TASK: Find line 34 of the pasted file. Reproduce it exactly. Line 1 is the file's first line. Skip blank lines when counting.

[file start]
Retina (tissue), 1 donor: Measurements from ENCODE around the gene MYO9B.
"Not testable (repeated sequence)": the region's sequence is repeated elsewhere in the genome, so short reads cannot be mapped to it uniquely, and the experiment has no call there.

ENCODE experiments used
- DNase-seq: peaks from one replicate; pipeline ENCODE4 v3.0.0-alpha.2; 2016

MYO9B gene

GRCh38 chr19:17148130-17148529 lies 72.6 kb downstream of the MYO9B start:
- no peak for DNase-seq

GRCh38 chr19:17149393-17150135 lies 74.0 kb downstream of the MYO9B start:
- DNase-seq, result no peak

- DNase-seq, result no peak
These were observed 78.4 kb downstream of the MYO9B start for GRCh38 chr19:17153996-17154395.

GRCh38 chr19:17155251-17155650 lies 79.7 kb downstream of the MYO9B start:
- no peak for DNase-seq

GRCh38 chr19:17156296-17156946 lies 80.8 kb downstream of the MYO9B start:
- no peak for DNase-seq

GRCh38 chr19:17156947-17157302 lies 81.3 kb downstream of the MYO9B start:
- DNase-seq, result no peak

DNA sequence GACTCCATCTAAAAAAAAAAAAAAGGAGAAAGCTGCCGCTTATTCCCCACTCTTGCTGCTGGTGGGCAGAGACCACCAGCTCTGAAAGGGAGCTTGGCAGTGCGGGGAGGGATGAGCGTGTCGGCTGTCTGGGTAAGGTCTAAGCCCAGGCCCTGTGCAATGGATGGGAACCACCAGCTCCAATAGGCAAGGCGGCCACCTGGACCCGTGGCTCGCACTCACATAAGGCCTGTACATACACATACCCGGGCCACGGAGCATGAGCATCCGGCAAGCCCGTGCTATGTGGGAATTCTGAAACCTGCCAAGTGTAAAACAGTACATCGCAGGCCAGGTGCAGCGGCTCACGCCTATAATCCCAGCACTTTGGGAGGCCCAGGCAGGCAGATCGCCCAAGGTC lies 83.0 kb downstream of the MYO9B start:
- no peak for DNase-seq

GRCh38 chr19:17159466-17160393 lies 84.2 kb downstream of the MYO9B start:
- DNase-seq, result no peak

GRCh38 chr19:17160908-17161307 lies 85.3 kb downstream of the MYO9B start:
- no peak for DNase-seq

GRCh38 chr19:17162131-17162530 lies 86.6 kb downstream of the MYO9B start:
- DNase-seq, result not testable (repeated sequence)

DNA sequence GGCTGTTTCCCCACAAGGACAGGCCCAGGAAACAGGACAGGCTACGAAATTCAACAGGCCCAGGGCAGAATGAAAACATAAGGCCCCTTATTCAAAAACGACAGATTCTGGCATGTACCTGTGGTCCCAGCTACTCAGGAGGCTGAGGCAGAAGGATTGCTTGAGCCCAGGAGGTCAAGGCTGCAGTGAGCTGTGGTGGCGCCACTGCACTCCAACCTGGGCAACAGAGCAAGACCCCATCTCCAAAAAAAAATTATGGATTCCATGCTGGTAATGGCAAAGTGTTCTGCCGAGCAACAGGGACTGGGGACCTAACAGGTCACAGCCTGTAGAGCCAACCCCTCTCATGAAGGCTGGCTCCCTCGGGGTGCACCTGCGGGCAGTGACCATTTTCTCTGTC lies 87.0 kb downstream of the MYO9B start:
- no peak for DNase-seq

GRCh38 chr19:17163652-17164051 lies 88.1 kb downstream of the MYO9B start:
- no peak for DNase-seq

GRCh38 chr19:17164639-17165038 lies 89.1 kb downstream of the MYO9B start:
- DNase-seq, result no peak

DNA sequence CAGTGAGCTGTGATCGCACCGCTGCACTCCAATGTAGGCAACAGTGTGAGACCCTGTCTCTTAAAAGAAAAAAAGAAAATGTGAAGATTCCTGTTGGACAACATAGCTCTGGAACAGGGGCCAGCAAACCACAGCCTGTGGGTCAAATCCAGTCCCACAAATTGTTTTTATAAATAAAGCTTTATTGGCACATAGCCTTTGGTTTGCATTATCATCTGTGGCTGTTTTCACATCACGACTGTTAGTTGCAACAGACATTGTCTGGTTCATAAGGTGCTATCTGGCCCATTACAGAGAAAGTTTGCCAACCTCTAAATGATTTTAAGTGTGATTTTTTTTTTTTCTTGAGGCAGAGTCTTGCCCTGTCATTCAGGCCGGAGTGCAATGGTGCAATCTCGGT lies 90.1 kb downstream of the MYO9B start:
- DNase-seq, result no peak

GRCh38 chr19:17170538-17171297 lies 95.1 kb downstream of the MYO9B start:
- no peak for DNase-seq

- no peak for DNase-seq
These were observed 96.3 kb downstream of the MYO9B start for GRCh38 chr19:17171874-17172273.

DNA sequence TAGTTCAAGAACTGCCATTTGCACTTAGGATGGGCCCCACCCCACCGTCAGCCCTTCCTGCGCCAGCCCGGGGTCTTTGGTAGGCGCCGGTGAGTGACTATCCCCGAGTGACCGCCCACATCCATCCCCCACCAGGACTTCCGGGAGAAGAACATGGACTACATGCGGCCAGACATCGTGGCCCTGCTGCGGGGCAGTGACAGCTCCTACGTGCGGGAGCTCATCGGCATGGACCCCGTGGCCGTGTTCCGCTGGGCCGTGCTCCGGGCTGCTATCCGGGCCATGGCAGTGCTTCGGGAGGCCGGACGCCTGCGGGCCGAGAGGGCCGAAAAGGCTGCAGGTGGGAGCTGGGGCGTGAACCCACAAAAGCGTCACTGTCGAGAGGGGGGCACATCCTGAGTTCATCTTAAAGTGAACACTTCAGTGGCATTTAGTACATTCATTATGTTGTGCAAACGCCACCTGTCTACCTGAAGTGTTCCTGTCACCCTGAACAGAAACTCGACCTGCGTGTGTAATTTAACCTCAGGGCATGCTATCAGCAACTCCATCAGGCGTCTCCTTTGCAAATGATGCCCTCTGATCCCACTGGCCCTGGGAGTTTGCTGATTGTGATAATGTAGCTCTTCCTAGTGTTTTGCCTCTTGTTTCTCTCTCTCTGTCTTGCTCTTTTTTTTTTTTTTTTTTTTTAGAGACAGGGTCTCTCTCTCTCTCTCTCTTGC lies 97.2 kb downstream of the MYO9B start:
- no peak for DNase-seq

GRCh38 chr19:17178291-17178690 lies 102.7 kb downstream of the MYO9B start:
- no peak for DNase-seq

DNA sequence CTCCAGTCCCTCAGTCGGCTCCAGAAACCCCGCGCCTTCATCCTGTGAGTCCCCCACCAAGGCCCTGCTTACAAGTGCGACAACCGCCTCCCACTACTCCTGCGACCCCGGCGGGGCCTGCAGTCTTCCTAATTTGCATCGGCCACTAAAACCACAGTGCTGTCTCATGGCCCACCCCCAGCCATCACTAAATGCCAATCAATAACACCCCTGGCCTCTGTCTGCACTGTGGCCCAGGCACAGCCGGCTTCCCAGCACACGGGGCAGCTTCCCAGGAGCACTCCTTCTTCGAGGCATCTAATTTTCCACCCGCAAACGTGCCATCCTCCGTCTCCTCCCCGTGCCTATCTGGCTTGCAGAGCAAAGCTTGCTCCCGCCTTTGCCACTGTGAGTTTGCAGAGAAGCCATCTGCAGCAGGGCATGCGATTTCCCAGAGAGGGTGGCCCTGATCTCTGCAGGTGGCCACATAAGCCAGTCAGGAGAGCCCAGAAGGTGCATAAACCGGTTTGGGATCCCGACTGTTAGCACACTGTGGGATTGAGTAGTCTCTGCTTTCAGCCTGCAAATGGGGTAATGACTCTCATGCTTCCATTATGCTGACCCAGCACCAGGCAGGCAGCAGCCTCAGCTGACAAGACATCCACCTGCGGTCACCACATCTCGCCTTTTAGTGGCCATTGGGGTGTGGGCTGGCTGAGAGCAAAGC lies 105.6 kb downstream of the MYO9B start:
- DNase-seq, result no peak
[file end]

GRCh38 chr19:17170538-17171297 lies 95.1 kb downstream of the MYO9B start: